How Much Will be Paid: An Ethical Dilemma for Attorneys

Even if the issue of who (state or county) will pay is resolved, there remains the question of how much will be paid for representation at the various levels of the capital process. This is not only a political issue of how much money is needed, but an ethical issue for every attorney considering representation of a indigent defendant in a capital case. The funding provided in A.R.S. 13-4041 with regard to PCR counsel demonstrates the potential silent ethical dangers that can be hidden in otherwise well-intentioned systems of indigent representation.

A majority of the Indigent Representation Committee believes, for example, that the presumption in A.R.S. 13-4041 that $7,500 will normally be an adequate fee for PCR representation in a capital case is clearly incorrect. As explained in the committee’s report to the court, for counsel to represent adequately a defendant sentenced to death in a first post-conviction proceeding, counsel must review every document, item of evidence, transcript and order in the case, beginning with the earliest police report and ending with the last order entered by the Arizona Supreme Court. Counsel must carefully investigate every possible issue, including the possibility of ineffective assistance of counsel at both guilt and penalty phases of the trial, as well as on direct appeal. It is unimaginable that the presumed "flat fee of $7,500" will ever adequately compensate defense who takes seriously these responsibilities.

We strongly believe that this fact places a substantial ethical burden on an attorney either not to take such cases or to obtain an "up front" agreement from the judge that additional funds will be made available to cover adequate pursuit of the representation. This principle logically and necessarily follows from the State Supreme Court rulings in Zarabia v. Bradshaw, and State v. Joe U. Smith, (140 Ariz. 355 (1984)). Under these cases every attorney has an ethical duty to reject taking on any criminal case when that attorney believes that his/her workload (Joe U. Smith) or competency (Zarabia) will prevent him/her from providing adequate representation. We believe that an attorney has a similar ethical duty to reject a case when the compensation for that case will prevent him/her from having the time and/or resources to represent the defendant adequately and competently.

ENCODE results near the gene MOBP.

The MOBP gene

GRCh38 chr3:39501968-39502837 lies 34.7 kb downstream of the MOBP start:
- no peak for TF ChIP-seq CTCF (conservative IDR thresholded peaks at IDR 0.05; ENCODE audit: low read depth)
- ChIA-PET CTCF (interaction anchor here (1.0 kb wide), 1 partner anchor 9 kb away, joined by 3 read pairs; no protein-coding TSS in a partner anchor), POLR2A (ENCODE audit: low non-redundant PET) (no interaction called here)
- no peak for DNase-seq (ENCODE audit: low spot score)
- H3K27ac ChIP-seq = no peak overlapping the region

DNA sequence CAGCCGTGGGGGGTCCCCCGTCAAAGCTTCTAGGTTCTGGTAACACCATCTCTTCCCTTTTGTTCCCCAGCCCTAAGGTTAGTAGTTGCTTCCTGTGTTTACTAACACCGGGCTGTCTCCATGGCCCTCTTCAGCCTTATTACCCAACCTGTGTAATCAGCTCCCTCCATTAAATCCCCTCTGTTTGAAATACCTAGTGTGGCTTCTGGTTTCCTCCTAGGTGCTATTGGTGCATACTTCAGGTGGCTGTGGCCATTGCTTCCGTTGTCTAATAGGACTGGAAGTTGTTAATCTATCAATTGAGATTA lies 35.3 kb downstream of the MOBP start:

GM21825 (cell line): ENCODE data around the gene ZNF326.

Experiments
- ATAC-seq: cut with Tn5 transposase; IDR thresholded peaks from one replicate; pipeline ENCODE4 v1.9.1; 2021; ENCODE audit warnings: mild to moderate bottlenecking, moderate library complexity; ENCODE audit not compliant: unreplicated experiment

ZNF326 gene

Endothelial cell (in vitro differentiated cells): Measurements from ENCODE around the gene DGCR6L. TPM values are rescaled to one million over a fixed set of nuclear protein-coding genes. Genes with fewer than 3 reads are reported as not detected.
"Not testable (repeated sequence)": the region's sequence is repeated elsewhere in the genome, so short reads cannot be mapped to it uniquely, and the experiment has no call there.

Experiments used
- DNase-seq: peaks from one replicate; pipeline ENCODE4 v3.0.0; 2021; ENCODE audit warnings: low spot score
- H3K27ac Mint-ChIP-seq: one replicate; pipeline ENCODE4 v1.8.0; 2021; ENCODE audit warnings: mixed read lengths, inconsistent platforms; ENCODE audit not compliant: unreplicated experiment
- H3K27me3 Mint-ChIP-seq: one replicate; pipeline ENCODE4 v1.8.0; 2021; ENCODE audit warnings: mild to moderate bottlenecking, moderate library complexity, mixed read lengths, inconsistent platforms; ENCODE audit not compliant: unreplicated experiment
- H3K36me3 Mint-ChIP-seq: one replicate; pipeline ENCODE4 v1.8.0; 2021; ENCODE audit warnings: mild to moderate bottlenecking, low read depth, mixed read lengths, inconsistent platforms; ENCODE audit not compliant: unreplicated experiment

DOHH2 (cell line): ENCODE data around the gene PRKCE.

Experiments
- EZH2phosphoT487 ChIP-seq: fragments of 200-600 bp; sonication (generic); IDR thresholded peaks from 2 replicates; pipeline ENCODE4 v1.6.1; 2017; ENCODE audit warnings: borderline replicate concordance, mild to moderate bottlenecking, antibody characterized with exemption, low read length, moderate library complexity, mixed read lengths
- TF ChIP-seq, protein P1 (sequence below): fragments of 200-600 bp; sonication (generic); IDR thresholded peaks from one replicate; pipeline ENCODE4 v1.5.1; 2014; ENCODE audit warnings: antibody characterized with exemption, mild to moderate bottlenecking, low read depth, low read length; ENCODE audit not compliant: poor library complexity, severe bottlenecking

The goal of A.R.S. 13-4041 is to assure that those convicted and sentenced to death are properly represented at the first post-conviction stage. The presumption underlying the "opt-in" provision of the recent federal enactment is dependent on the truth of this assumption: federal habeas review can only be accelerated and the scope of review narrowed if the indigent defendant was properly represented at this first state PCR. A lawyer who accepts the PCR appointment, and then does only that work that can be accomplished for $7,500, will be assuming his/her client that if unsuccessful in state court there will be no forum that is likely to serve as a failsafe for unaddressed, undiscovered or improperly directed questions of fact or law. The stakes are high, but the responsibility placed on court-appointed counsel should make this an easy decision. If no funds were available, counsel would either decline appointment or undertake to do the task as a pro bono undertaking. In substance, the choice is no different if a patently inadequate fee is all that is available. If we are right that the $7,500 is not a fee for which any serious PCR representative can be realized, the responsibility of counsel will be clear.


Larry Hammond is an attorney with Osborn Maledon, P.A. and a member of the Indigent Representation Committee. The views expressed in this article, however, are those of the authors and do not necessarily reflect the views of the other members of the Committee nor the Supreme Court.

John A. Stookey is an attorney with Osborn Maledon, P.A.



1. The rule also provides that in exceptional circumstances and with the consent of the Supreme Court, an attorney may be appointed who does not meet these qualifications, providing that the attorney’s experience, stature and record enable the Court to conclude that the attorney’s ability significantly exceeds the standards set forth in the rule.